Tips for making your own demodvd
Posted by Trixter on August 24, 2009
As always, some quick background so information below makes sense (if you’re already familiar with the demoscene, skip to the next paragraph): I’m making a Blu-ray + DVD package called MindCandy Volume 3 that showcases 30+ Windows demos, which in addition to extremely high-quality video will include commentary by the original authors and other fun bits. Demos are computer programs that showcase the author’s programming skill and creativity, and are usually awesome to look at and listen to. Demos run realtime (they do not output their graphics+music to output files), which means you need a special capture program to “hook” into the demo and redirect its output to a series of bitmap files+.WAV or .AVI, and the best utility for doing so is kkapture.
- Capture the demo in the highest res it allows. Even if your target is 720×480/576, do it, because the resizing and anti-aliasing will result in less high-contrast transitions which compress better and with less artifacts.
- Never add filters in any step of the production chain, not even a sharpening filter. All they do is cover/obscure picture detail, not enhance it. You can’t create detail that isn’t there, so don’t try. See previous tip.
- Preconfigure your graphics card to forced “quality” settings (on my GTX card I’ve been selecting 16xQ anti-aliasing and turning off all texture compression because my card has nearly a gig of vram). Sometimes this bugs a demo; if so, go back and kkapture it again with more modest settings, but at least try the best settings.
- Resample down using the best possible resizer that is time-practical (ie. avisynth spline64 or equivalent — bicubic/lanczos are good but can result in ringing, so always inspect your results).
- Capture in real video rates if you ever want to display on a TV without dropping or adding frames. This means you enter rates into kkapture like 60000/1001 (NTSC) or 50 (PAL).
- If you’re putting multiple demos on a dvd, make it one giant output so that 2-pass/n-pass encoding can spread the bitrate appropriately across all the demos. Yes, it takes longer. Yes, it is worth it.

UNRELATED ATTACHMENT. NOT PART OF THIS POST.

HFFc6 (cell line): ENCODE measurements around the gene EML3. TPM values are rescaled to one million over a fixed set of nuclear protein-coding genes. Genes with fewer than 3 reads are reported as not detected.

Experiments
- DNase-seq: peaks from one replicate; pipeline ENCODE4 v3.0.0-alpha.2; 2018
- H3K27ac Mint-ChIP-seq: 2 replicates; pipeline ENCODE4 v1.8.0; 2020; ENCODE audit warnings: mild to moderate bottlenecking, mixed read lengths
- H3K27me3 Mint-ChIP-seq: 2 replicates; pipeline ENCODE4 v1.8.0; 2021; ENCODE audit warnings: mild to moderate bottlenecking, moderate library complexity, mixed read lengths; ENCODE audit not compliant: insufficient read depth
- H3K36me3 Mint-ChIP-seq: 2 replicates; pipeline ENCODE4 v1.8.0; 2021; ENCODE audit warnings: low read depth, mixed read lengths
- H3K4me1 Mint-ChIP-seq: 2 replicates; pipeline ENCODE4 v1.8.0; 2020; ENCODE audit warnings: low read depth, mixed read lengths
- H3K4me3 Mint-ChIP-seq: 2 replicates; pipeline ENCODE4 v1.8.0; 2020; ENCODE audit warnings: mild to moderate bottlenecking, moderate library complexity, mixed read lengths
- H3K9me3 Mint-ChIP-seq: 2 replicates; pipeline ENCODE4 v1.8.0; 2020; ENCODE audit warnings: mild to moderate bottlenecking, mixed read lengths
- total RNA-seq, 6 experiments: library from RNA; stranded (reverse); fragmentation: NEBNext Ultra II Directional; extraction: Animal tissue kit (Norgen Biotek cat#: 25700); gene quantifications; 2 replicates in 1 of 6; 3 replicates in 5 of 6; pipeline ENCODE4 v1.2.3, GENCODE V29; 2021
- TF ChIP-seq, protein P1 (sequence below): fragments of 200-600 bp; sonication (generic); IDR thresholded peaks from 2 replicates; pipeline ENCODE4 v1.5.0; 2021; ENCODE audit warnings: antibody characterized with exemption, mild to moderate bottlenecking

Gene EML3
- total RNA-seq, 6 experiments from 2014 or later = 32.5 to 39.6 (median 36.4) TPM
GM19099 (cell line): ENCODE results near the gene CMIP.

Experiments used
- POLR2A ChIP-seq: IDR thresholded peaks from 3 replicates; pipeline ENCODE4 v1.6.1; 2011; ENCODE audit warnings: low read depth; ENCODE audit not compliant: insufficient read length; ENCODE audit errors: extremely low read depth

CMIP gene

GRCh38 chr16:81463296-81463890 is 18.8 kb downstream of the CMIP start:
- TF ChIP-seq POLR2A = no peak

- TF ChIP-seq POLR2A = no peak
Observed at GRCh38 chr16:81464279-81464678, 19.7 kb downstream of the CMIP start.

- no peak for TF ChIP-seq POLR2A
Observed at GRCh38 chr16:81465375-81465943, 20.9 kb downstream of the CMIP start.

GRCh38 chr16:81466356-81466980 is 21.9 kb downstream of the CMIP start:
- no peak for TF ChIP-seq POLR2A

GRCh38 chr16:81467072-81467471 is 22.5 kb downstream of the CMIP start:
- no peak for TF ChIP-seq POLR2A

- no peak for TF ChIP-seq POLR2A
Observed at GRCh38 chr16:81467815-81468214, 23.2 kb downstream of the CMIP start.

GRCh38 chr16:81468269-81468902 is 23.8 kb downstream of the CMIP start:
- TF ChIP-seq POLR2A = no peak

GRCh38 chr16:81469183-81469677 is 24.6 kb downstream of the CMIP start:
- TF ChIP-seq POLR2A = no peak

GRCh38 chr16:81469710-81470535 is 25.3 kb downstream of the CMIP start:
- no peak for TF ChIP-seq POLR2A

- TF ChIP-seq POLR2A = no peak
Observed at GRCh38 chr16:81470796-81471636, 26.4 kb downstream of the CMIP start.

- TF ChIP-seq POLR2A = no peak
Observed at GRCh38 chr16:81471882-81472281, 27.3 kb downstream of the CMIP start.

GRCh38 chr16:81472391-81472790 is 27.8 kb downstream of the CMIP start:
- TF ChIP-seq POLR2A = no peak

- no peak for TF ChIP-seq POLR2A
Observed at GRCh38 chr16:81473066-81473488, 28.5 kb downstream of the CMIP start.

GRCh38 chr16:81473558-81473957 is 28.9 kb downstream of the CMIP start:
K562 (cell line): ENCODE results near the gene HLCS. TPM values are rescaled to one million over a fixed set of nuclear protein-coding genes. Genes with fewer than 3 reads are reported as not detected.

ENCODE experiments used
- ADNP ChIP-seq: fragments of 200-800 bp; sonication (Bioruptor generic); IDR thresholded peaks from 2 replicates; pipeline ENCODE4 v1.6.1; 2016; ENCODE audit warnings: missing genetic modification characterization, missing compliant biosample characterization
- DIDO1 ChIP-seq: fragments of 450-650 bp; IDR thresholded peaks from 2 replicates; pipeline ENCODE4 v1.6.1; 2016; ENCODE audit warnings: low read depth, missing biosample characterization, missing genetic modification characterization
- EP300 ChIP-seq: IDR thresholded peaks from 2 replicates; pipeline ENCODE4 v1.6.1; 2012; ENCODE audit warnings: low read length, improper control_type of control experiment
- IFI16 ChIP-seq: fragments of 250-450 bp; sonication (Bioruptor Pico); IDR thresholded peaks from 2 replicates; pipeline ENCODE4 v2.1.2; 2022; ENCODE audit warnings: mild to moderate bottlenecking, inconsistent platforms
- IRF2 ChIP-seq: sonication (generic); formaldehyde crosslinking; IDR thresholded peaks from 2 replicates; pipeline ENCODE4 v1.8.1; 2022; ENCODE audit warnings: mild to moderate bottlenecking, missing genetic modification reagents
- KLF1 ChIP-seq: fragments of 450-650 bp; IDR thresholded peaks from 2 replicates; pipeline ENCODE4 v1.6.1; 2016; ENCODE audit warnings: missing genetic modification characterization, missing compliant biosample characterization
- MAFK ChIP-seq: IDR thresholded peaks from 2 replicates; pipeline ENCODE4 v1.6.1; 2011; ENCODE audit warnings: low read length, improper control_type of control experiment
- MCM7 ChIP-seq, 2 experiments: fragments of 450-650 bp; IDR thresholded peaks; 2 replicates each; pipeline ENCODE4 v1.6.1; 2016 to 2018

And here’s the part people most people forget:
- If making a dvd, deal with interlacing because a demo at 24/25/30fps really sucks compared to a demo at 50/60fps, and the only way you’re going to get 50/60fps out of a dvd is an interlaced video. One of the hallmarks of demos as an art form is the nature of having been created on a computer for a computer, and part of that art is a display rate of 50 or 60Hz. Arbitrarily limiting a demo to a lower framerate when it was created for higher is just wrong. If a demo is created specifically to look like film, that’s one thing, but limiting it because you want less data to process is a crime.
As for what maximum (not average!) bitrate to choose, you must always choose the maximum (9800), and even then you will find that some demos will have compression artifacts simply because there is too much picture information changing from frame to frame. This is something I had to come to terms with for MC3 (we’re including a DVD of the main program with the Blu-ray for those who want to upgrade later). The only way to make it better is to give the encoder less frames for the bitrate — meaning, if 30i or 30p footage has artifacts, feed it 24p. The DVD and Blu-ray specs were tuned mostly for real-world footage at film rates, something that has made working with 720p/60 footage so painful.
While the above tips were windows-centric, they apply to any type of demo DVD you may work on.